The Texas Bohemian

Word artist. Jack of all Trades.

Sin Nature

Saturday Morning reflections…

A discussion on the SacredCowTippers Yahoo group led to my posting the following about our “sin nature.”  I thought I’d stick it here for the fun of it.

The post:

Good Morning.

Last evening Julie G. asked for my thoughts on original sin.  I was too zonked to answer.  I’m not sure I’m all here this morning but I’ll give it a shot.

I’m no theologian.  I didn’t sleep at a Holiday Inn Express last night, either. lol  Ahh, but that hasn’t stopped the old Trailerpark Scholar (me) from talking like one, eh?  So, what is “original sin?”

The idea pounded into my head as a good Baptist and carried forward in assorted other protestant churches I attended is that “original sin” is a kind of “bad nature” our spirit inherited from Adam and Eve.  This it cannot be. Why?  Let me ask, should a son be sent to prison for what a father did?

Say, hypothetically, that Joe lost his temper and killed a couple of guys when he was twenty.  Fearing the law,  he buried them.  Nobody ever knew.  At age 25, Joe has a boy, Joe Jr.  Fifty years later Joe Sr. dies of a heart attack.  In his personal effects Joe Jr. finds a letter of confession, directions to the bodies, etc.  Joe Jr. Calls the police.  See where this is going?  Yes, the police come, dig up the bodies, arrest Joe Jr. and he spends five hears on death row for capitol murder before being executed in Huntsville (Texas death row).

Wouldn’t the “sin nature” as it’s taught be exactly the same thing?  Sending everyone to hell who don’t get the right spiritual judge (Jesus) and make the right plea (varies according to denomination) for something two people did thousands of years ago doesn’t make any sense whatsoever.  Neither does it seem fair.

Yesterday while I was mowing I noticed right in the top of a young pine tree, fifty feet in the air, there was a clump of bright green leaves.  It looked weird.  When I looked closer I saw that it was the top end of a vine that had climbed the whole tree and reached beyond the tree into the sunlight.  On this earth everything that lives has an incredibly strong desire TO live.  It’s amazing.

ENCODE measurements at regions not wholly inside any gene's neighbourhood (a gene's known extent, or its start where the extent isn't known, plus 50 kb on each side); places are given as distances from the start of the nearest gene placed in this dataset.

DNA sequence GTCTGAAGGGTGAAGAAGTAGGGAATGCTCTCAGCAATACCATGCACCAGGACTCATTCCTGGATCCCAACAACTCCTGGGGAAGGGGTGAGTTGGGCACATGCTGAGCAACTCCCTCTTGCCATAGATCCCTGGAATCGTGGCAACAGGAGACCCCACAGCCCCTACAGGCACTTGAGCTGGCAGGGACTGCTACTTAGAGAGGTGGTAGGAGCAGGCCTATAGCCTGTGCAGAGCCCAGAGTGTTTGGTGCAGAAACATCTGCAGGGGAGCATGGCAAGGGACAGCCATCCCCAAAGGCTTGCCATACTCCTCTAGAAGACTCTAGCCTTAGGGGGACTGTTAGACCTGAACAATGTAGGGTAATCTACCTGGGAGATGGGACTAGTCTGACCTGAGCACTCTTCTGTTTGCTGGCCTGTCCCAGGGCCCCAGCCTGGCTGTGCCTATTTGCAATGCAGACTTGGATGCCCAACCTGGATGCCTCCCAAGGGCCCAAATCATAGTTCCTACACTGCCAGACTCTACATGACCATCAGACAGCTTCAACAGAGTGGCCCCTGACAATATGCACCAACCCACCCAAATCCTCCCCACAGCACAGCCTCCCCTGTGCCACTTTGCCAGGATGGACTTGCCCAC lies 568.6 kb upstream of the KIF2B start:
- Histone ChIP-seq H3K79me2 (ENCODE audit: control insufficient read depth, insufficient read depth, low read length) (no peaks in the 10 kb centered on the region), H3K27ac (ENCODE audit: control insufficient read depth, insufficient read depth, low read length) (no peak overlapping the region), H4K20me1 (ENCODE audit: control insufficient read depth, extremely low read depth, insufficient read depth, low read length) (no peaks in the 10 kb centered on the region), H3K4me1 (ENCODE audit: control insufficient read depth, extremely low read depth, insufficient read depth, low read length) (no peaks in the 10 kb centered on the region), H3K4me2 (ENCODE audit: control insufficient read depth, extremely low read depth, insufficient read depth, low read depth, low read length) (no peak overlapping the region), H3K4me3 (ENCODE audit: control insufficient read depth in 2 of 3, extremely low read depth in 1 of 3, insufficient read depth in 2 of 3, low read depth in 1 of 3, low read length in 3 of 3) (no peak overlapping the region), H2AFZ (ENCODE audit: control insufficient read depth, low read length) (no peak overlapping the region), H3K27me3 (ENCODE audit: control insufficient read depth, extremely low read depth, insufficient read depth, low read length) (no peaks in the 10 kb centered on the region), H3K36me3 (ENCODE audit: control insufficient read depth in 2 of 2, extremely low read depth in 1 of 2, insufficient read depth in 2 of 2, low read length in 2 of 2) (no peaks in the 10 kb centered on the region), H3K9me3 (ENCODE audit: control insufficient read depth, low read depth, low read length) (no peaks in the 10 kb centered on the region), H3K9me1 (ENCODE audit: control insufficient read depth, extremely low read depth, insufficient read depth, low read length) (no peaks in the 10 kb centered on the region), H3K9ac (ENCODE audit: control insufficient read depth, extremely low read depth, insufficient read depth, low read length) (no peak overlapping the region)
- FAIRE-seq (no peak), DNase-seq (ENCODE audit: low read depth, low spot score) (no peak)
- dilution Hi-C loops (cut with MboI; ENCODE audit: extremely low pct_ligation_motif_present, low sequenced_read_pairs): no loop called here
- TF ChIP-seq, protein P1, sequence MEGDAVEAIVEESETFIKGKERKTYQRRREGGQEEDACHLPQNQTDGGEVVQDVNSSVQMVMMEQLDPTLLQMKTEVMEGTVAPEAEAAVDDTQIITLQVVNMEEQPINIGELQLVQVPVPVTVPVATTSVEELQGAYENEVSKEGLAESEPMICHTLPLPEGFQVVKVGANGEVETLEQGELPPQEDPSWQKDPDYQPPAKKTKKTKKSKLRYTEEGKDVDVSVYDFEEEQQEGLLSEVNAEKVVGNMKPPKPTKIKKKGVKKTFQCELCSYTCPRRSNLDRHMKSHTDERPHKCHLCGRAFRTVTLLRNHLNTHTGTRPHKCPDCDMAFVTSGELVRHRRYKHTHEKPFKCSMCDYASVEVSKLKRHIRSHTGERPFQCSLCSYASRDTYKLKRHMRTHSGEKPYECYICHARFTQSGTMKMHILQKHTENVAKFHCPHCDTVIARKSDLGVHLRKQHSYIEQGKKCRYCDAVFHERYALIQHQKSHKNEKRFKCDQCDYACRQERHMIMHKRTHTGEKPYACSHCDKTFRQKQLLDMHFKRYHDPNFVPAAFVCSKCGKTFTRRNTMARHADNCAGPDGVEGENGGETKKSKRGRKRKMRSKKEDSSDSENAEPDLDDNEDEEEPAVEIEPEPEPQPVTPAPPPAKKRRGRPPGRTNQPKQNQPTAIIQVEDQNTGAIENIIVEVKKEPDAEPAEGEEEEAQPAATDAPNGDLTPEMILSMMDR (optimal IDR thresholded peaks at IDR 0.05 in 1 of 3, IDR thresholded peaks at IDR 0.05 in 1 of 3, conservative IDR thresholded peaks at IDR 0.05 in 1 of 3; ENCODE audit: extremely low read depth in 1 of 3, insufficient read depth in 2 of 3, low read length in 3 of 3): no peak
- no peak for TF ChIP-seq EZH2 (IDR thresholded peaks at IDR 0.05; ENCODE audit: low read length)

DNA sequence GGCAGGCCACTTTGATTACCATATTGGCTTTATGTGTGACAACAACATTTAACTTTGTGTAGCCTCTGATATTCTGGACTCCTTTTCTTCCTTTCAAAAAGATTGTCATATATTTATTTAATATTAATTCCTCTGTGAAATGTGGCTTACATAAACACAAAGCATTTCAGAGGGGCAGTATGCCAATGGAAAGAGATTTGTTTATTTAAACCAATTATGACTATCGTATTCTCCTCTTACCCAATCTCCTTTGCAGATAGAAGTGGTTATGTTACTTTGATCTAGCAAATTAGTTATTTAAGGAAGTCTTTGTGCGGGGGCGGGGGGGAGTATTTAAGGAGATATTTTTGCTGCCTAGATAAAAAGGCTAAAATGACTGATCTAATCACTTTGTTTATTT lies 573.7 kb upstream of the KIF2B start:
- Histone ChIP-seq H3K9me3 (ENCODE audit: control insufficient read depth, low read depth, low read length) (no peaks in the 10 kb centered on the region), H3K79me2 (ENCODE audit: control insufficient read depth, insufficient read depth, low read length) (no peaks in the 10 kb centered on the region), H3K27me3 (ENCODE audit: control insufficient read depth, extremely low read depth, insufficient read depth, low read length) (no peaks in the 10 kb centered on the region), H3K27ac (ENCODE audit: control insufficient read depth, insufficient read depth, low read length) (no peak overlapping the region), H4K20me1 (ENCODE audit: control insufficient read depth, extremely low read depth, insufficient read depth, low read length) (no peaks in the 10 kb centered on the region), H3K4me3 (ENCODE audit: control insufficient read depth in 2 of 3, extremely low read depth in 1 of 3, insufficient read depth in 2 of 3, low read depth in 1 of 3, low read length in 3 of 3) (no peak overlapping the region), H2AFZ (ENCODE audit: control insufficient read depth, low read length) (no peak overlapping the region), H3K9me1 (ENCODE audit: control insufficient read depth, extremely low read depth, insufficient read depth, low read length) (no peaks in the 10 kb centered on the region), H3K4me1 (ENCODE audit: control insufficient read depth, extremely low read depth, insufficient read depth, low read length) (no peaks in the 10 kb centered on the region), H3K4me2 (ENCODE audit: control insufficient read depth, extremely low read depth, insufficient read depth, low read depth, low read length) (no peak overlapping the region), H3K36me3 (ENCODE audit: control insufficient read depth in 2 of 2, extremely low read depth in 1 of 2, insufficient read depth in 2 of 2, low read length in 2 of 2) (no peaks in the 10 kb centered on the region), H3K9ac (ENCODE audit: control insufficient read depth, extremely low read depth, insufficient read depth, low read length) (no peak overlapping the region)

If there is something like “sin nature” it would have to be a genetic trait we inherit from the “human mammal” side of our existence.  It’s that tendency for self-preservation and desire to live at all costs that every living thing on the earth has.  We do fight against that.  That is our struggle.  Being sentient, spiritual, enlightened beings (of a sort) we of all species recognize that we humans are much more than mere biology.  But even as we do we ARE biology.  Jesus told us we had to overcome our humanity (our mammal side).  Paul said the same.  It’s not a badness inside us or a dead spirit we’re lugging around.  It’s just that we are biological beings on this planet with an inherited DNA.

Blaming our selfishness (sin) on a “sin nature” is a way of excusing ourselves for being selfish.  “OF COURSE we do bad.  It’s in our blood!”  Bull.  The only thing in our blood is what we put there through our stomach, our lungs, or with a needle.  Serving God has nothing to do with biology.  It has everything to do with mental attitude and spiritual focus.  We are without excuse.  Either we look into ourselves and the knowledge of God all over the planet and follow it or we don’t.  Period.